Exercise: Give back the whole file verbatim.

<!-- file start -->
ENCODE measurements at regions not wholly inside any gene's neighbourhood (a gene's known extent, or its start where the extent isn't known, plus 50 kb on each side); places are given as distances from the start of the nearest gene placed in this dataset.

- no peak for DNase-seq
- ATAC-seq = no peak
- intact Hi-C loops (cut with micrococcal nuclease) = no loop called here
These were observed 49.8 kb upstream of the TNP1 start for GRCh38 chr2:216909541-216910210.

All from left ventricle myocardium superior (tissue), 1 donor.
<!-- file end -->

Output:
ENCODE measurements at regions not wholly inside any gene's neighbourhood (a gene's known extent, or its start where the extent isn't known, plus 50 kb on each side); places are given as distances from the start of the nearest gene placed in this dataset.

- no peak for DNase-seq
- ATAC-seq = no peak
- intact Hi-C loops (cut with micrococcal nuclease) = no loop called here
These were observed 49.8 kb upstream of the TNP1 start for GRCh38 chr2:216909541-216910210.

All from left ventricle myocardium superior (tissue), 1 donor.